With funding from MSFHR and LJHMF, Dr. Shannon Dames is exploring how combining psychedelic medicines with talk therapy can profoundly improve mental health.
With funding from MSFHR and Plantiga, Dr. Christopher Napier is advancing AI-powered wearable technology to remotely monitor biomechanics.
Dr. Laura Cowen, Associate Professor of Mathematics and Statistics at the University of Victoria, is leading a team in developing a model that estimates rates of unreported COVID-19 cases on Vancouver Island and forecasts the likelihood of transmission in high-risk groups, like the elderly and people experiencing homelessness.
MSFHR is partnering with Genome BC and Genome Canada to fund a new study exploring the use of pharmacogenomics to improve drug treatments for people with depression.
MSFHR and Mitacs have partnered to support joint applications so researchers can access both Mitacs and MSFHR funding with one application. MSFHR and Mitacs have partnered to support joint applications so researchers can access both Mitacs and MSFHR funding with one application.
By partnering with organizations like the BC Schizophrenia Society, MSFHR is able to optimize provincial investment in health research and support more talented researchers than we could alone.
In partnership with St. Paul’s Foundation, we have co-funded four researchers studying HIV transmission, substance use among vulnerable populations, and ways to combat the opioid overdose crisis.
This article is the second in a series designed to help readers “connect the dots” on various initiatives underway in the province that support and advance the actions outlined in Directions for Health Research in BC.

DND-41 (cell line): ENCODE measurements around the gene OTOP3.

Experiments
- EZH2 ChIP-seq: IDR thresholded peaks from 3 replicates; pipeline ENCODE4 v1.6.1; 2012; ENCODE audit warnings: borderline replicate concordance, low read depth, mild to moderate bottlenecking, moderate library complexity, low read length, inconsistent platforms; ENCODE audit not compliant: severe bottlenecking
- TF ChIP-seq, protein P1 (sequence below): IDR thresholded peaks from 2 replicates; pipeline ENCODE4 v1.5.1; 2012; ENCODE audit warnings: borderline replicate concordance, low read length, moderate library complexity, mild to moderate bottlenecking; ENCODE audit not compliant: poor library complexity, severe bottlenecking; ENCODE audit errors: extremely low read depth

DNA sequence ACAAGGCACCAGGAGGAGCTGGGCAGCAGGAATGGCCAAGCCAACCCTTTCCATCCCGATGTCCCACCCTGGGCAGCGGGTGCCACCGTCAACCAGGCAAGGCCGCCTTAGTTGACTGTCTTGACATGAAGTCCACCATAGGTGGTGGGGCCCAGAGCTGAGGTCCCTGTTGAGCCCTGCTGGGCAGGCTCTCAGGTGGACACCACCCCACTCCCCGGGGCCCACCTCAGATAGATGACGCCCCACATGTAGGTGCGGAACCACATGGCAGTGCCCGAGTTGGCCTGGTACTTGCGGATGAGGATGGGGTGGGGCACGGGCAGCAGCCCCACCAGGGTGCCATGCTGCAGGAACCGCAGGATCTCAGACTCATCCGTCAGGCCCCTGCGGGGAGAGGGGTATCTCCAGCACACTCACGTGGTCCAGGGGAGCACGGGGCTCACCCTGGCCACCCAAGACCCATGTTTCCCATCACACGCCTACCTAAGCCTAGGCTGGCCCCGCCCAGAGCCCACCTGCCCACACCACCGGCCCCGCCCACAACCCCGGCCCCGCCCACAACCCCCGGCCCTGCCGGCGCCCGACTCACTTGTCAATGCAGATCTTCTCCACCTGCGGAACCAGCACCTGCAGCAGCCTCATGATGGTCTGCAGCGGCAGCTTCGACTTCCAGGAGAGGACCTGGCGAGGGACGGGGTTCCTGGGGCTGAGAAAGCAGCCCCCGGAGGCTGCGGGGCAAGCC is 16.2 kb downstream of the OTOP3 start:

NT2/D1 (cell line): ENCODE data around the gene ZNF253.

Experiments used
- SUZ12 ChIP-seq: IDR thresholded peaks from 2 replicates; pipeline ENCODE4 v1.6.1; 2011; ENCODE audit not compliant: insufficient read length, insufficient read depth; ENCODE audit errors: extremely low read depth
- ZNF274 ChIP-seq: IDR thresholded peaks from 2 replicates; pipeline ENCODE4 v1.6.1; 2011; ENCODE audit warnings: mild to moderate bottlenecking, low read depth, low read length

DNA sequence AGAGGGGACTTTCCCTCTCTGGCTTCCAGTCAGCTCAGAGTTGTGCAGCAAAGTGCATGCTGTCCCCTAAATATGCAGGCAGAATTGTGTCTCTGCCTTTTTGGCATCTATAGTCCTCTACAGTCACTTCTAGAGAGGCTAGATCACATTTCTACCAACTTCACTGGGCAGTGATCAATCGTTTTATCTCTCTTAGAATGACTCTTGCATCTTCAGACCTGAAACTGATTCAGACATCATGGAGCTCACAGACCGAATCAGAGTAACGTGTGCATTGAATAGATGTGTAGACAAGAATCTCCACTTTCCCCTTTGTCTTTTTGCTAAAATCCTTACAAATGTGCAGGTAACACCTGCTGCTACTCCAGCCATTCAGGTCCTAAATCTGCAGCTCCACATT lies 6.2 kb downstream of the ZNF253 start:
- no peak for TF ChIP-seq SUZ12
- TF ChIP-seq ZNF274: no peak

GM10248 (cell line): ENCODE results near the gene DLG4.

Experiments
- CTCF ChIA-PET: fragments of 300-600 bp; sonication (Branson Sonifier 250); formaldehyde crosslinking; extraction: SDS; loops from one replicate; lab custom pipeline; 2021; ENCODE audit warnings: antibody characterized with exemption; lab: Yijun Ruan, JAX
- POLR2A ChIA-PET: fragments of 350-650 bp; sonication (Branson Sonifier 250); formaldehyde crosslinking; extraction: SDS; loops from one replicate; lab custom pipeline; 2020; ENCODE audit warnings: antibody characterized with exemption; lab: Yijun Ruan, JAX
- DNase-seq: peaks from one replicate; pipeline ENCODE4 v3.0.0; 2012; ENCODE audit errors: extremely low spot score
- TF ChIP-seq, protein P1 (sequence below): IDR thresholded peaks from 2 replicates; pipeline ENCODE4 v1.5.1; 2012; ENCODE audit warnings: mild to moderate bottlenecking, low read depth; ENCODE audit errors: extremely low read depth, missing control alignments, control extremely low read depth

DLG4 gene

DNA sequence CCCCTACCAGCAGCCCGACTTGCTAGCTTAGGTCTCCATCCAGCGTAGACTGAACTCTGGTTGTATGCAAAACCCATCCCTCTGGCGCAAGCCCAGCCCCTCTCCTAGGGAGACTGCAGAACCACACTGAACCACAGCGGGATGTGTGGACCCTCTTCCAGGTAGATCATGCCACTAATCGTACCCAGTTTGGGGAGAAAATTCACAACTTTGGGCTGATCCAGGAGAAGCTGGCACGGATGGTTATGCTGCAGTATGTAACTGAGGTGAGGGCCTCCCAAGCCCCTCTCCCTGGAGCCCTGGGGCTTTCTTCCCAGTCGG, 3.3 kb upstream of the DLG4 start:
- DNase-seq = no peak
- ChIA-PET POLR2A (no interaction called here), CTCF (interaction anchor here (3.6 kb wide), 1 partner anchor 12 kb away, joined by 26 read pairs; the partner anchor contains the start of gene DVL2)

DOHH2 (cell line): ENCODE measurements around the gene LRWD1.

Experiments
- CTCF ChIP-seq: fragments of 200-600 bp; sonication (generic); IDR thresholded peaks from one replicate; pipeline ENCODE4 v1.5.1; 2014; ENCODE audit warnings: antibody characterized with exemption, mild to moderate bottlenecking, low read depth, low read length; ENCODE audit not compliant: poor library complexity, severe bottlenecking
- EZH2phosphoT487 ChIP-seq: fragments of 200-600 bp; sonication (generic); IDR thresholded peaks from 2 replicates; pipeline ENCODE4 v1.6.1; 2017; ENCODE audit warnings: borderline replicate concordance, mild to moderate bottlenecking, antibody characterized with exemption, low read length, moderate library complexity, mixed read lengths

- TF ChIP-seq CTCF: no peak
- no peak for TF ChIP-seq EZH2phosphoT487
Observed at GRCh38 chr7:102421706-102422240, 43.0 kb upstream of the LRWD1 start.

Key stakeholders involved in the consultation process to develop a health research strategy for BC identified nearly a dozen actions that they felt would help create a more vibrant, thriving health research community in the province.
One of these, Standardizing Best Practice Research Processes across BC, is supported by two province-wide projects – standardizing research contracts and harmonizing ethics approvals.
The BC Clinical Research Infrastructure Network (BCCRIN) has worked with universities, health authorities and research institutes over the past few years to develop a harmonized research contract to boost BC’s competitiveness in clinical trials research. This template may be used when a private company is interested in initiating a clinical trial at a BC academic or research institution and has the most appeal for smaller biotechnology firms who don’t have the in-house infrastructure to support contract development.
A second area where progress is being made is in the harmonization of ethics review processes for research studies. The BC Ethics Harmonization Initiative, a collaborative effort among BC’s regional health authorities and four major research universities, is currently supporting the pilot implementation and evaluation of harmonized ethics review models. A harmonized model for the review of minimal risk studies has been underway since December 2014. A model for the review of above minimal risk studies began June 1, 2015 and will continue until the end of 2015. The aim is to have both models approved for full implementation by late 2015.
The models are designed to improve the timeliness and efficiency of the ethical review process, improve the system effectiveness for health research ethics review and facilitate maximal reciprocity between BC institutions for the ethical review of health research conducted within BC.